The method would be to take the password and iterate it through the hashing algo and check for comparisons against the stored values.

For instance, most users (and service desk folks love to fallback on this as a last resort with angry-important types) will iterate their passwords incredibly simply.

So taking the password: #foob@r1 and making it #foob@r2 which you're likely to see can be tested without knowledge of #foob@r1 by performing a brute force on the algo quickly. With modern processing power you could iterate through the first 4 characters in less than ten seconds.

Though for efficiency sake the last four are typically the ones people change so you're likely to see bigger bang for your buck there. If you're going to do non-consecutive and consecutive you're looking at a pretty big wait for the end user and a big chunk of processor.

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Usually, when you change your password, you need to enter the old password first. This is useful for security, to ensure that someone walking by your computer can't very quickly change the password and lock you out while your back is turned. It also allows the server to enforce password distance rules. The server only needs to keep the old password in memory for as long as it takes to verify that the new password is sufficiently different from the old one. It never needs to store the unhashed password.

By the way, such password changing rules are bad for security. (Yes, I know you're the victim here.) If users have to change their password often, they will either choose a password that's very easy to remember, or write it down in an easily-accessible place. There is little advantage in password expiration, and the expected loss in password strength from making users change their password every few months more than offsets those advantages. For a more in-depth treatment of password expiration, see How does changing your password every 90 days increase security? and Is forcing users to change passwords useful? and Requiring regular password change but storing previous paswords?

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Thanks for your answer! I totally forgot about having to enter the existing password again before changing it, and storing it in memory until changed makes sense. Thanks for the two links, I'll be sure to take a look. –  Nysepho Jun 3 '13 at 21:42

Usually, when you change your password, you need to enter the old password first. This is useful for security, to ensure that someone walking by your computer can't very quickly change the password and lock you out while your back is turned. It also allows the server to enforce password distance rules. The server only needs to keep the old password in memory for as long as it takes to verify that the new password is sufficiently different from the old one. It never needs to store the unhashed password, and can erase the old hash as soon as it has stored the new one.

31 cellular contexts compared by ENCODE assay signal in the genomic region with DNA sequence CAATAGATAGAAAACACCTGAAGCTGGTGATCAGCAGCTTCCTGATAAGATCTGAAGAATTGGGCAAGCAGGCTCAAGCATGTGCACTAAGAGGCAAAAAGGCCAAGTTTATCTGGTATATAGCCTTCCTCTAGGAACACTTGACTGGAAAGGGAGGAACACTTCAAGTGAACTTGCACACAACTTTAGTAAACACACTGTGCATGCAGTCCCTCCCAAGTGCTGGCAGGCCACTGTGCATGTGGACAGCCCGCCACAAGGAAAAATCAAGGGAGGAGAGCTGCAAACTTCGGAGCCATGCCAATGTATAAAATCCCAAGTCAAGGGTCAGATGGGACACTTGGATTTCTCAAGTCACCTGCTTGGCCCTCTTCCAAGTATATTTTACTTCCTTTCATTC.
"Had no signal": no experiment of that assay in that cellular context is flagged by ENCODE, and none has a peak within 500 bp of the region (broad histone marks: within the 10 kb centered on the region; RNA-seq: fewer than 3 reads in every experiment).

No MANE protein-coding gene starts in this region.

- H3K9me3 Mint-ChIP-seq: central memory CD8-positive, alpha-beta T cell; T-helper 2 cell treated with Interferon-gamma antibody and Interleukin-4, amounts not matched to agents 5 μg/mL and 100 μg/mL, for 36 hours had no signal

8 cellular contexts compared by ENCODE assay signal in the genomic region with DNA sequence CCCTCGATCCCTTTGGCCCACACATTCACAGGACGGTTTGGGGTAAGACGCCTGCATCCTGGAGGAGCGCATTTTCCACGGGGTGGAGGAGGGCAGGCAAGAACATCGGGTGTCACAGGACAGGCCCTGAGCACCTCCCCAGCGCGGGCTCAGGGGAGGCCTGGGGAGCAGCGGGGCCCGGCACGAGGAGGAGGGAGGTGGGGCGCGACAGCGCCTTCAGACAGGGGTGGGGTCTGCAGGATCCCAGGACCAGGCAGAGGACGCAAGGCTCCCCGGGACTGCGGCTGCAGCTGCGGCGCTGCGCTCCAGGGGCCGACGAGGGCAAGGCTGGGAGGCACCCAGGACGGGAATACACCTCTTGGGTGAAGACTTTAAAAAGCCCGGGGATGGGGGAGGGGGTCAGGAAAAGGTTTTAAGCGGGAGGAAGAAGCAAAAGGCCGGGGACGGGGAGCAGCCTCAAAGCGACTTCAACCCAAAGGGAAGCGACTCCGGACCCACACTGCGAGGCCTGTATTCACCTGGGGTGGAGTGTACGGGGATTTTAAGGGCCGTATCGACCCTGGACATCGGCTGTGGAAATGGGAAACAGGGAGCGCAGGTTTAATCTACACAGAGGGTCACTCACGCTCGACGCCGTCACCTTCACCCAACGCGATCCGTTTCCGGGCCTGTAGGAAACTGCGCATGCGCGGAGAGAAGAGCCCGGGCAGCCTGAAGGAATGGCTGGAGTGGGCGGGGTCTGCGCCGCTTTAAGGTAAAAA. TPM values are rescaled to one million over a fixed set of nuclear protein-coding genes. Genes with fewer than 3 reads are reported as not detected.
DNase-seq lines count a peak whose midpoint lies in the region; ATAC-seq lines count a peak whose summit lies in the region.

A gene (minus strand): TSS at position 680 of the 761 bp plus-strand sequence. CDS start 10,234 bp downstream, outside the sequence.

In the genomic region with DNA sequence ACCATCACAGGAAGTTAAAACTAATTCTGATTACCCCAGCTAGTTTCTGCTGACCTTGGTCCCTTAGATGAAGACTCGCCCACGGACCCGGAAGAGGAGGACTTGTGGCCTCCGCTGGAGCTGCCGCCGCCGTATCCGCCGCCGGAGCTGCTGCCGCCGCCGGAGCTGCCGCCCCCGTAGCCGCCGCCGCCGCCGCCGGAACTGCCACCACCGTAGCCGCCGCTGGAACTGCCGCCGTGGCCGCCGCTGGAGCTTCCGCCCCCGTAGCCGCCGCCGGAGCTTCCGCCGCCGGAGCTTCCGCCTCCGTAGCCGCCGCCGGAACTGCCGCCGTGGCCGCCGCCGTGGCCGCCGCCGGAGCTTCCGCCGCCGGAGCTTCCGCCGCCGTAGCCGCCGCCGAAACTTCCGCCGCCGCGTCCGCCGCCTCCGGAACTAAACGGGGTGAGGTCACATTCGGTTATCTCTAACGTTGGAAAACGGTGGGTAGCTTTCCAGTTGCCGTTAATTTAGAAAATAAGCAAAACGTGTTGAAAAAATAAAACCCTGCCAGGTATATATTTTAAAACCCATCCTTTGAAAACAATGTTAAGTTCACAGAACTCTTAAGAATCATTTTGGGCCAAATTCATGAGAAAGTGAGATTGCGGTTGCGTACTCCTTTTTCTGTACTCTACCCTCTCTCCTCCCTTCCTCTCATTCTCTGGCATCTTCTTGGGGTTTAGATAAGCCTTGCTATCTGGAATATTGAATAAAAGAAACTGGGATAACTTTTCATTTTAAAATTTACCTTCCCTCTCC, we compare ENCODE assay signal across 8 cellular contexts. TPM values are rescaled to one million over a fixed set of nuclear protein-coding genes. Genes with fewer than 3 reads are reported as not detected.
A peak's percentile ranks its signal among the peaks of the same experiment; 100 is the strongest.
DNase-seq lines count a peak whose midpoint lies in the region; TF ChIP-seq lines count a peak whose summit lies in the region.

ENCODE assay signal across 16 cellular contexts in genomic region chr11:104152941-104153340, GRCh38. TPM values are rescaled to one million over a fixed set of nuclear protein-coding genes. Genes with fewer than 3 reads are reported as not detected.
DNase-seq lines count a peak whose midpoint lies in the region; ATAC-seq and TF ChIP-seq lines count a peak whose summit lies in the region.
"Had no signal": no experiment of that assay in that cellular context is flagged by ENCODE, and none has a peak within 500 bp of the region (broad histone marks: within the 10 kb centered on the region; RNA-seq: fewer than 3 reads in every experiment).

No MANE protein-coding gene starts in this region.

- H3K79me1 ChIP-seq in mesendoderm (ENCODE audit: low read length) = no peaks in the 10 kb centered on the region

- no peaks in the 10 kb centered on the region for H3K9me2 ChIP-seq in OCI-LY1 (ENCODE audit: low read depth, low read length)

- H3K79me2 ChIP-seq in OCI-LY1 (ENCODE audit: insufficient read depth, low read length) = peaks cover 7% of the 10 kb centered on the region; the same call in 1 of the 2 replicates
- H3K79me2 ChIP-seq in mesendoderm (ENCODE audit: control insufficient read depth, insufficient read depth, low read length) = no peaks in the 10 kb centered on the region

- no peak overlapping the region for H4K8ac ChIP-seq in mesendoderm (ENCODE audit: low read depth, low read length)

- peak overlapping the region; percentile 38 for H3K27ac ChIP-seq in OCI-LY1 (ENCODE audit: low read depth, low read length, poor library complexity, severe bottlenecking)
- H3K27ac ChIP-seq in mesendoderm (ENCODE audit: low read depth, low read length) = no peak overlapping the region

If the server checks equality with older passwords, not just the last one, that's a different story. It's easy enough to check password reuse with old hashes: for each old hash, compute the hash of the new password with the old salt and compare with the old hash value. On a properly configured system, this should take a few seconds.

It's a different matter if the server is checking similarity with older passwords, and not just equality with older passwords plus similarity with the previous one. If the server is using proper hashes, then it must try variations on the new password and hash each variation with all of the old salts. That could take minutes or more with a non-negligible number of variations. So if the server is complaining about similarity with an older password, I would be wary that they may be storing improperly-hashed passwords.

There is another approach for similarity, which is to store the hash of each password variation, each independently salted, as soon as the password is set. But that doesn't buy you much: the server still needs to calculate the hash of the new password with all these salts, which still takes a long time, too long for a typical password change.

A way to recover old passwords that actually works, but that I've never seen implemented anywhere, is to do the following on a password change, after prompting the user for the old password and before erasing the old password from memory:

  • Derive a symmetric key from the new password (using a key strengthening algorithm).
  • Derive a key from the old password in the same way.
  • Decrypt the list of old passwords with the old key.
  • Append the former password to the list.
  • Make the policy checks — all prior passwords are known at this point. If the new password passes the checks…
  • Encrypt the list of old passwords with the new key.
  • Change the password and the encrypted list of prior passwords the database.

This is somewhat risky because if the current password is compromised, all prior passwords are also exposed. But it does allow to enforce a password distance policy to any number of prior passwords with a reasonable computation effort.